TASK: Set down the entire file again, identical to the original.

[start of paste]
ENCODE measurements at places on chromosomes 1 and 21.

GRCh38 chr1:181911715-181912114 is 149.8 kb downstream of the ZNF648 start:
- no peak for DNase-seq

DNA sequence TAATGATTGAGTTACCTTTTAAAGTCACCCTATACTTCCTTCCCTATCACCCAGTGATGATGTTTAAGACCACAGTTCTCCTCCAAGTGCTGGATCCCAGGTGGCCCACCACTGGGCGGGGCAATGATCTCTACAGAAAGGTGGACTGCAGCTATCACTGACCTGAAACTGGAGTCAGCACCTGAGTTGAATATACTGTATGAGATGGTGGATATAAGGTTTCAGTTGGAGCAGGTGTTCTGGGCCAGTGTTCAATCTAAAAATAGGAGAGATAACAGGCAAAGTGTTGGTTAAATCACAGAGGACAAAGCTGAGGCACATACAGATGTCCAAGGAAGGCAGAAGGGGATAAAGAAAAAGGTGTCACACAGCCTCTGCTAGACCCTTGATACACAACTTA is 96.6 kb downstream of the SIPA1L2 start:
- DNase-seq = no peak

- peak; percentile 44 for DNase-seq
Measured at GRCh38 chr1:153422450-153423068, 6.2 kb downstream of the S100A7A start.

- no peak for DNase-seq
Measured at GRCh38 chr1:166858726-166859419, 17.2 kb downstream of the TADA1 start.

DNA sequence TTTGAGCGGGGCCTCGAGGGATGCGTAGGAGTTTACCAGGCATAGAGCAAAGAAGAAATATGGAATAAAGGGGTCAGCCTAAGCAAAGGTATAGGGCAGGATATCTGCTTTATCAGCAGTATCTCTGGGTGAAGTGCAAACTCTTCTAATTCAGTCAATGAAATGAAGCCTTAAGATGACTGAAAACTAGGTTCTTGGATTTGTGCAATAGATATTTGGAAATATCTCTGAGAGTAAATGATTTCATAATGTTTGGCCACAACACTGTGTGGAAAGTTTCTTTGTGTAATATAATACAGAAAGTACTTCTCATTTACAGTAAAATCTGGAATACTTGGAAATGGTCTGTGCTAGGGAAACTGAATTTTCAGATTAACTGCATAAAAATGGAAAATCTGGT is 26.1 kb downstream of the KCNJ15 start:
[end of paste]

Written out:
ENCODE measurements at places on chromosomes 1 and 21.

GRCh38 chr1:181911715-181912114 is 149.8 kb downstream of the ZNF648 start:
- no peak for DNase-seq

DNA sequence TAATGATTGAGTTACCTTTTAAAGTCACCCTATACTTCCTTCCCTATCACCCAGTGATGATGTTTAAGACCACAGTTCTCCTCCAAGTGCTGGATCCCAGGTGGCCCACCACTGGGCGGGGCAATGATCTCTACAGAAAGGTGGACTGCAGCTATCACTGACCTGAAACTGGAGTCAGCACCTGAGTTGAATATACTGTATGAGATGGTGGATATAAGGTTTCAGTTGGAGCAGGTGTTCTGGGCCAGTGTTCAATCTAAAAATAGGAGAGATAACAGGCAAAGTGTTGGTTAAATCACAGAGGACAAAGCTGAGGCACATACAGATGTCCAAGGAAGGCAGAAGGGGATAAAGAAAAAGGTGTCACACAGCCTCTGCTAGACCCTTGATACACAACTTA is 96.6 kb downstream of the SIPA1L2 start:
- DNase-seq = no peak

- peak; percentile 44 for DNase-seq
Measured at GRCh38 chr1:153422450-153423068, 6.2 kb downstream of the S100A7A start.

- no peak for DNase-seq
Measured at GRCh38 chr1:166858726-166859419, 17.2 kb downstream of the TADA1 start.

DNA sequence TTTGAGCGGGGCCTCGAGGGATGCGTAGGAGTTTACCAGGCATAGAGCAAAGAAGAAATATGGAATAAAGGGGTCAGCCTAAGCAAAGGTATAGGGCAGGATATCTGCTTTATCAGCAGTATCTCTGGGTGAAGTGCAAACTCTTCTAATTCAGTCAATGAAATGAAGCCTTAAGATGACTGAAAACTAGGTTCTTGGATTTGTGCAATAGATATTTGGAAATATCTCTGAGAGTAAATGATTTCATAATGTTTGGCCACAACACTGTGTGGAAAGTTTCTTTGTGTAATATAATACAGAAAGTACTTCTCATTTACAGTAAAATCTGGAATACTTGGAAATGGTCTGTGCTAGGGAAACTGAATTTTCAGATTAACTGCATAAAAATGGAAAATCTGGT is 26.1 kb downstream of the KCNJ15 start: